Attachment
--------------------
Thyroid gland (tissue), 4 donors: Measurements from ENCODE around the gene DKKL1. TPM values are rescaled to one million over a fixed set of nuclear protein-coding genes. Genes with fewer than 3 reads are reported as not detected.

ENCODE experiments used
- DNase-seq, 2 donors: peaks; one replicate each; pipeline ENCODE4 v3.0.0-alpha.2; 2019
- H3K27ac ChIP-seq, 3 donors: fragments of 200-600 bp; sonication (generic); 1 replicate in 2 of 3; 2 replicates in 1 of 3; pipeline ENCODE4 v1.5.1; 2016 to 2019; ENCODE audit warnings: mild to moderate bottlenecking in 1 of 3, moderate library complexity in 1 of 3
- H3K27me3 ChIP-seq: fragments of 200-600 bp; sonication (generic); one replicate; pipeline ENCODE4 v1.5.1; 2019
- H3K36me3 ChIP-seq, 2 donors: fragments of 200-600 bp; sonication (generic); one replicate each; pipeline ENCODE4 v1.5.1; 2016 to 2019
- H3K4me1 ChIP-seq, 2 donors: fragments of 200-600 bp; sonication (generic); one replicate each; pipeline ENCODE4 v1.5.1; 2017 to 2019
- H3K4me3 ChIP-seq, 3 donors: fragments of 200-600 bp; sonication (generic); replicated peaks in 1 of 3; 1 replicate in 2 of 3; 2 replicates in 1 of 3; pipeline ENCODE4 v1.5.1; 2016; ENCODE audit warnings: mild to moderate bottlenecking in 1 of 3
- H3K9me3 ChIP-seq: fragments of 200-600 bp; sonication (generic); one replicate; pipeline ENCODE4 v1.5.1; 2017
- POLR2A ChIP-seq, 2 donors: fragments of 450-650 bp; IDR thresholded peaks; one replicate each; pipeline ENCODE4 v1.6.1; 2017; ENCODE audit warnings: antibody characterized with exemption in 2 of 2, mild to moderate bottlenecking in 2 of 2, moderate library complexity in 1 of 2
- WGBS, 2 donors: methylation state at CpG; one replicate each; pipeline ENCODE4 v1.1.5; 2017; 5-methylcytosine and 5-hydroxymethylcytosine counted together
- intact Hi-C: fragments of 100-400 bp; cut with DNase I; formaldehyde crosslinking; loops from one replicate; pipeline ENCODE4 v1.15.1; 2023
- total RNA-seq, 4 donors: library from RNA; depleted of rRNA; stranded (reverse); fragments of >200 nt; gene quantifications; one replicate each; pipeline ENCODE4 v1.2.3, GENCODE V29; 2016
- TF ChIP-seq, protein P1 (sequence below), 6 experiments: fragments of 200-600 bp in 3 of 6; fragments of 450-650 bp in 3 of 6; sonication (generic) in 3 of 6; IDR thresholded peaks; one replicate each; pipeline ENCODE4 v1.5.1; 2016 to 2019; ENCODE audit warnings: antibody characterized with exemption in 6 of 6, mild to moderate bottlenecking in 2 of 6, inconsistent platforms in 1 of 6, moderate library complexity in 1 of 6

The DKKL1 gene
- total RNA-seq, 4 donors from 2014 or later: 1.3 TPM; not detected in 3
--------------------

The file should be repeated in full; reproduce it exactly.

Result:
Thyroid gland (tissue), 4 donors: Measurements from ENCODE around the gene DKKL1. TPM values are rescaled to one million over a fixed set of nuclear protein-coding genes. Genes with fewer than 3 reads are reported as not detected.

ENCODE experiments used
- DNase-seq, 2 donors: peaks; one replicate each; pipeline ENCODE4 v3.0.0-alpha.2; 2019
- H3K27ac ChIP-seq, 3 donors: fragments of 200-600 bp; sonication (generic); 1 replicate in 2 of 3; 2 replicates in 1 of 3; pipeline ENCODE4 v1.5.1; 2016 to 2019; ENCODE audit warnings: mild to moderate bottlenecking in 1 of 3, moderate library complexity in 1 of 3
- H3K27me3 ChIP-seq: fragments of 200-600 bp; sonication (generic); one replicate; pipeline ENCODE4 v1.5.1; 2019
- H3K36me3 ChIP-seq, 2 donors: fragments of 200-600 bp; sonication (generic); one replicate each; pipeline ENCODE4 v1.5.1; 2016 to 2019
- H3K4me1 ChIP-seq, 2 donors: fragments of 200-600 bp; sonication (generic); one replicate each; pipeline ENCODE4 v1.5.1; 2017 to 2019
- H3K4me3 ChIP-seq, 3 donors: fragments of 200-600 bp; sonication (generic); replicated peaks in 1 of 3; 1 replicate in 2 of 3; 2 replicates in 1 of 3; pipeline ENCODE4 v1.5.1; 2016; ENCODE audit warnings: mild to moderate bottlenecking in 1 of 3
- H3K9me3 ChIP-seq: fragments of 200-600 bp; sonication (generic); one replicate; pipeline ENCODE4 v1.5.1; 2017
- POLR2A ChIP-seq, 2 donors: fragments of 450-650 bp; IDR thresholded peaks; one replicate each; pipeline ENCODE4 v1.6.1; 2017; ENCODE audit warnings: antibody characterized with exemption in 2 of 2, mild to moderate bottlenecking in 2 of 2, moderate library complexity in 1 of 2
- WGBS, 2 donors: methylation state at CpG; one replicate each; pipeline ENCODE4 v1.1.5; 2017; 5-methylcytosine and 5-hydroxymethylcytosine counted together
- intact Hi-C: fragments of 100-400 bp; cut with DNase I; formaldehyde crosslinking; loops from one replicate; pipeline ENCODE4 v1.15.1; 2023
- total RNA-seq, 4 donors: library from RNA; depleted of rRNA; stranded (reverse); fragments of >200 nt; gene quantifications; one replicate each; pipeline ENCODE4 v1.2.3, GENCODE V29; 2016
- TF ChIP-seq, protein P1 (sequence below), 6 experiments: fragments of 200-600 bp in 3 of 6; fragments of 450-650 bp in 3 of 6; sonication (generic) in 3 of 6; IDR thresholded peaks; one replicate each; pipeline ENCODE4 v1.5.1; 2016 to 2019; ENCODE audit warnings: antibody characterized with exemption in 6 of 6, mild to moderate bottlenecking in 2 of 6, inconsistent platforms in 1 of 6, moderate library complexity in 1 of 6

The DKKL1 gene
- total RNA-seq, 4 donors from 2014 or later: 1.3 TPM; not detected in 3